Mary Michell O’Connor’s Vision for Education:


I believe there are two very important people who will help to shape the lives of the next and possibly future generations.

The first of those is the young 5 year old bursting with radiant intelligence, ready for school.They will be emerging from the education system sometime in the 2030s. They are wide-eyed and hungry for learning. They believe in themselves. Our challenge as parents, educators and policy makers is to them to help them achieve their potential, whatever that may be. Our other challenge is to prepare them for the world around them and the world they will emerge into as adults in the 2030s.

The other person I want to bring attention to is the school teacher. The teacher in an Irish classroom, whether it is primary or secondary, must be great.

The mediocre teacher tells.

The good teacher explains.

The superior teacher demonstrates.

The great teacher inspires.

As Socrates said ‘Education is the kindling of a flame not the filling of a vessel.’

Children must be taught how to think not what to think.

Of course parents are primarily responsible for guiding their children’s learning, but the school must play an integral role also.

The challenge we face as educators and policy makers is how do we equip our children with these skills. Rote learning and regurgitating long tracts of information for state exams is no longer enough.

Our young students need to be adaptable and flexible. The world is changing so fast that no longer will young people enter a job in their early twenties and exit 40 years later with a pension. They may have several careers in their lifetime, so they have to be adaptable.

So how can we best help teachers to do their important work?

For too long we, in Ireland have been deluded in believing we are from the land of Saints and Scholars. Yes we are doing well but we could do better, we could be the best.

At present in Ireland Children from the age of 7 are studying 11 subjects: Yes 11 and as a result basic literacy and numeracy are not getting the time and effort they deserve.

I want to see an education system where children are actively involved in their ownlearning, where teamwork and collaboration are encouraged and where students are taught skills, rather than just subjects.

The new junior cycle has the potential to deliver this kind of education system. In Finland teachers all have a Master’s Degree and more importantly have autonomy in the classroom. Parents and Departments of Education trust them to deliver programmes of education that will serve their class and the children within that class. Significantly, Finland has repeatedly recorded one of the highest results in the OECD international PISA Literacy and Numeracy tests for 15 year olds. Autonomy in schools is cited both in Finland and Northern Ireland as key to improved learning. Communities and schools differ and one size does not fit all.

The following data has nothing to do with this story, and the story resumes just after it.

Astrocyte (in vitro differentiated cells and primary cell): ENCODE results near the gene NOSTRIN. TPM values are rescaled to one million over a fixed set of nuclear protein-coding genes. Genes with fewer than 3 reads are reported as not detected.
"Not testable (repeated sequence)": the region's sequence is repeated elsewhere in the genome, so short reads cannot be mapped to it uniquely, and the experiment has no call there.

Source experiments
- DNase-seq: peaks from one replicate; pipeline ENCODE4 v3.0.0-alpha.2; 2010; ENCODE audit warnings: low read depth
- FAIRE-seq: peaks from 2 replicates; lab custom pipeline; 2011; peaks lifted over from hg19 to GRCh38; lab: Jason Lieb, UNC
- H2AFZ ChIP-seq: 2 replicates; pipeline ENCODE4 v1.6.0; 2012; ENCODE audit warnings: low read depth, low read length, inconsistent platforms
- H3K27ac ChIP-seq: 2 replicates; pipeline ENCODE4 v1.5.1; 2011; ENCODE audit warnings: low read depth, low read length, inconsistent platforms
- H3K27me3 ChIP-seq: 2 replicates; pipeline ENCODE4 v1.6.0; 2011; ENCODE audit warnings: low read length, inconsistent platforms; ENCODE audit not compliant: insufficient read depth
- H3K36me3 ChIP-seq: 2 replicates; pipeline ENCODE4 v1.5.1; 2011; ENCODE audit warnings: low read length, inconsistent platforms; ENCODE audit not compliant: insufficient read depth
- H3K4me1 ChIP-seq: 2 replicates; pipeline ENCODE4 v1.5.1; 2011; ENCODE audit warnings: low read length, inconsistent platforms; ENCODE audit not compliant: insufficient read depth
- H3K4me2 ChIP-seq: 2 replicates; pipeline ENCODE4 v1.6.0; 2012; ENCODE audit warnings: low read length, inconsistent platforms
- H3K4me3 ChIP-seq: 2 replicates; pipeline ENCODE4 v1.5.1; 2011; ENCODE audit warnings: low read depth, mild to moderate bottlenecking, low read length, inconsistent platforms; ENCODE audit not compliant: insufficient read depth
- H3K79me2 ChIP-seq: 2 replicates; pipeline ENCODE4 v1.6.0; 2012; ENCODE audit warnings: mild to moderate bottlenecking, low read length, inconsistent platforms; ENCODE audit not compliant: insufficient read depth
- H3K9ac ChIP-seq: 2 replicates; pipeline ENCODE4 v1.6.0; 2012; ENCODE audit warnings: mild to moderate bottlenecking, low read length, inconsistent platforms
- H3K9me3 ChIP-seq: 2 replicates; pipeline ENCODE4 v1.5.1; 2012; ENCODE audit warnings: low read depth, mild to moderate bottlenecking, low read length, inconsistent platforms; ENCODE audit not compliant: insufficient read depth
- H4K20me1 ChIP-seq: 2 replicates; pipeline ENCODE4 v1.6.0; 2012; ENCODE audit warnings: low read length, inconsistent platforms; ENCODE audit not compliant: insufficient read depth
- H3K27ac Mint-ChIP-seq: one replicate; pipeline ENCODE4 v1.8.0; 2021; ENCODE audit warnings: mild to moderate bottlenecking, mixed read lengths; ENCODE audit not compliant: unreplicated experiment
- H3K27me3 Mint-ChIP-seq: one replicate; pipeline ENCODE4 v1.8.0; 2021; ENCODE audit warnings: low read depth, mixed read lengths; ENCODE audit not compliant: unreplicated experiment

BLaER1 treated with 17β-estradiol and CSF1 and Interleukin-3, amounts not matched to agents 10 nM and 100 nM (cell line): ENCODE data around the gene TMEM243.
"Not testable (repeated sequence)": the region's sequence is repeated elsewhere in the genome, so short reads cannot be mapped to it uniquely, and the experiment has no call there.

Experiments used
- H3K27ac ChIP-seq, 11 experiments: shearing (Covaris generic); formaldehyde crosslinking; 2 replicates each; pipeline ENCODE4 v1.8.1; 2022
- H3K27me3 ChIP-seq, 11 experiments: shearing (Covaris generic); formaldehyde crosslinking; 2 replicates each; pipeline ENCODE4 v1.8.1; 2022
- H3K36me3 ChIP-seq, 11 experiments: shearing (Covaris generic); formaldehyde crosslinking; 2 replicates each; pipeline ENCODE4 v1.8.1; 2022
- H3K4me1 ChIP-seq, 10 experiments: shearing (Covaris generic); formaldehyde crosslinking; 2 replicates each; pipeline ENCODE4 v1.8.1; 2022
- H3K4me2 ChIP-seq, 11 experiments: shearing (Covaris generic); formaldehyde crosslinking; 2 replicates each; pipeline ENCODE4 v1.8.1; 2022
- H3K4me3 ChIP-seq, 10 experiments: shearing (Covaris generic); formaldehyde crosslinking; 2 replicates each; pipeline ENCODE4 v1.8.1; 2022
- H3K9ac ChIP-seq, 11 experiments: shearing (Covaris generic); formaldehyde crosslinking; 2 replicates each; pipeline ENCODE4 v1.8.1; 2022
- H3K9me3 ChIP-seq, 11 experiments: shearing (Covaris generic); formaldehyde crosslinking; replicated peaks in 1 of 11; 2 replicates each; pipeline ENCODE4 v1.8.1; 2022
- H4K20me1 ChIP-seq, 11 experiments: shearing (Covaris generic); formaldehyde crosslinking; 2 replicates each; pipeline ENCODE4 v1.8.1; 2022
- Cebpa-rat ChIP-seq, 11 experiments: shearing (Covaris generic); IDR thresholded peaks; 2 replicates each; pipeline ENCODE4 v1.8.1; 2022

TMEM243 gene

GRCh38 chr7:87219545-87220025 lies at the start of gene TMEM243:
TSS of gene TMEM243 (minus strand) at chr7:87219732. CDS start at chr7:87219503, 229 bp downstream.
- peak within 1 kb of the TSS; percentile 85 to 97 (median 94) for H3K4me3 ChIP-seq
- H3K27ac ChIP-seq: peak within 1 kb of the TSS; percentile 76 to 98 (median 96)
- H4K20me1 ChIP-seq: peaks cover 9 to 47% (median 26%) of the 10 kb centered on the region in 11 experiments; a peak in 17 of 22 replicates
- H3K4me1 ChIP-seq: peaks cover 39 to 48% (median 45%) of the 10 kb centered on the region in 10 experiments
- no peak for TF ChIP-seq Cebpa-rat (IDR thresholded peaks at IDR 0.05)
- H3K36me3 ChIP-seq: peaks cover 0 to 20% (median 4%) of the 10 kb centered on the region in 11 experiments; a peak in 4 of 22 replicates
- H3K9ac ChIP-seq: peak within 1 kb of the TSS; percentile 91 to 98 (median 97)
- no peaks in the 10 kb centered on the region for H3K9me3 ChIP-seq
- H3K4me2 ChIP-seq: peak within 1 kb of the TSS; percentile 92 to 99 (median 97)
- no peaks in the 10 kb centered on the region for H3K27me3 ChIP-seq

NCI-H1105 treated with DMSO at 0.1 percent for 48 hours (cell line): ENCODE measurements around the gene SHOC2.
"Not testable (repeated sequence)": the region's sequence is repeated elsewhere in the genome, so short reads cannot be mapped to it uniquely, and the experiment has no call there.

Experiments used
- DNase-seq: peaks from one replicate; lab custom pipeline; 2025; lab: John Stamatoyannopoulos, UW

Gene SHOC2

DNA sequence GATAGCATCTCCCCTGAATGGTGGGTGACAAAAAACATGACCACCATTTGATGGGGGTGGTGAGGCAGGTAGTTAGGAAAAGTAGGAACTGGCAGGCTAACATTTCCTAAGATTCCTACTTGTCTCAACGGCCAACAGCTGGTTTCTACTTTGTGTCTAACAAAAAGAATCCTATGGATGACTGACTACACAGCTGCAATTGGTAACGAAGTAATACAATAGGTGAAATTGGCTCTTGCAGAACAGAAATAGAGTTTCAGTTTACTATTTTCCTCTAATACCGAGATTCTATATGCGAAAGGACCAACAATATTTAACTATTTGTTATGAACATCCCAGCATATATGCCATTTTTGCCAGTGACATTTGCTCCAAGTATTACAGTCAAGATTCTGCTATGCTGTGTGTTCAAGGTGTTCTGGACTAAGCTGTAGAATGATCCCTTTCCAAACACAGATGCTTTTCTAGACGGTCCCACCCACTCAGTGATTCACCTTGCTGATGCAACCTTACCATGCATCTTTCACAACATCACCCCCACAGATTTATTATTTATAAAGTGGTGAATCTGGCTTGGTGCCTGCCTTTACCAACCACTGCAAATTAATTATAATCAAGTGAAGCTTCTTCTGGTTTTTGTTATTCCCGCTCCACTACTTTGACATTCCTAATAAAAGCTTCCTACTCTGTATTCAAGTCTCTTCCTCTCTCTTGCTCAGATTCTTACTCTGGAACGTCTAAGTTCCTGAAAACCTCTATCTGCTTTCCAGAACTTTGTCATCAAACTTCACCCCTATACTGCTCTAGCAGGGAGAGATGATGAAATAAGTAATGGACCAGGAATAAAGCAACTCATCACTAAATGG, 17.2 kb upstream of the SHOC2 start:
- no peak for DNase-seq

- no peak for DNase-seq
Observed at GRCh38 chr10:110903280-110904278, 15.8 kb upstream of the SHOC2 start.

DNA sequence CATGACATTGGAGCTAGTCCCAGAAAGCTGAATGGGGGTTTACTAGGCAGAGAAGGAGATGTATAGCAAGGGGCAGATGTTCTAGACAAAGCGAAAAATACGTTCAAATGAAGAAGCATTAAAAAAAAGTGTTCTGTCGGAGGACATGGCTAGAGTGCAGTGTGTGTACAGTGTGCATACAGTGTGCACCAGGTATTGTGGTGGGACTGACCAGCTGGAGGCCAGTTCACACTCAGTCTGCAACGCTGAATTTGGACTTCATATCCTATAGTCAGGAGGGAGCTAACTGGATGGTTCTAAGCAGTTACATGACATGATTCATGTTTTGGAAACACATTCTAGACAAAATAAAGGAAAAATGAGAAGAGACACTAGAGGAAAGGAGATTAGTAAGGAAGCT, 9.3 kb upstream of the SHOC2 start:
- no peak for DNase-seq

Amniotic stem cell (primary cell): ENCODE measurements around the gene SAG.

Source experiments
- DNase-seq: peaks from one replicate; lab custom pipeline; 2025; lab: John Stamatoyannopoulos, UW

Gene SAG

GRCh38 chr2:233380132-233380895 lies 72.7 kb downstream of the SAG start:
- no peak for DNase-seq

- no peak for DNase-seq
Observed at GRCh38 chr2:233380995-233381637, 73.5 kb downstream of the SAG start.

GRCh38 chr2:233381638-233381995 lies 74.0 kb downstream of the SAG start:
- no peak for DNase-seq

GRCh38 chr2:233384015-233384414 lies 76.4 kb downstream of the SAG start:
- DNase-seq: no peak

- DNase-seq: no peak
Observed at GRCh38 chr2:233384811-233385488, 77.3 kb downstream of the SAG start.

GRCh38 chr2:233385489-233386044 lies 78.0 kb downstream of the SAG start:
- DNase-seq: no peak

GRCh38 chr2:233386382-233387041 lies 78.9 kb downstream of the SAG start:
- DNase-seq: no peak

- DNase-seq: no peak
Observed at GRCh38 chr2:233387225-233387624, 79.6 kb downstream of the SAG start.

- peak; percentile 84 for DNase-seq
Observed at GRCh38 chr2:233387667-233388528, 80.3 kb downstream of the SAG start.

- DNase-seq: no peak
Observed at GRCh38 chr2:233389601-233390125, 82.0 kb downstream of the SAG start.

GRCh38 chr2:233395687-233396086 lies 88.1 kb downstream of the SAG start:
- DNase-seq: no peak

Children’s lives are busy, often complex and complicated by a myriad of home, parental, emotional and often unhappy experiences. They must be offered a wholesome holistic education that will enrich their intellectual yearning but also educate them for life.

Many of our pupils experience success in second level schools – they get sufficient CAO points that will get them their coveted college course. Points in the Leaving Cert become the ultimate goal. However, many may experience a sense of failure, their self-esteem and confidence plummets. In the race to maximise their exam points, some students accept places in a college that they do not want and often drop out.

In Germany, apprenticeships in electrical studies, plumbing and engineering are highly regarded and students who have the talents, dexterity and mental capacity for those areas of skills are encouraged to take up apprenticeships.

For too long we in Ireland have an attitude problem towards technical subjects and we discourage our young people from these rewarding and well paid careers. These are noble and honourable trades and young men and women should be encouraged if this is the area they wish to work in. In the area of maths and science we must improve standards.

Our education system must be flexible and adaptable.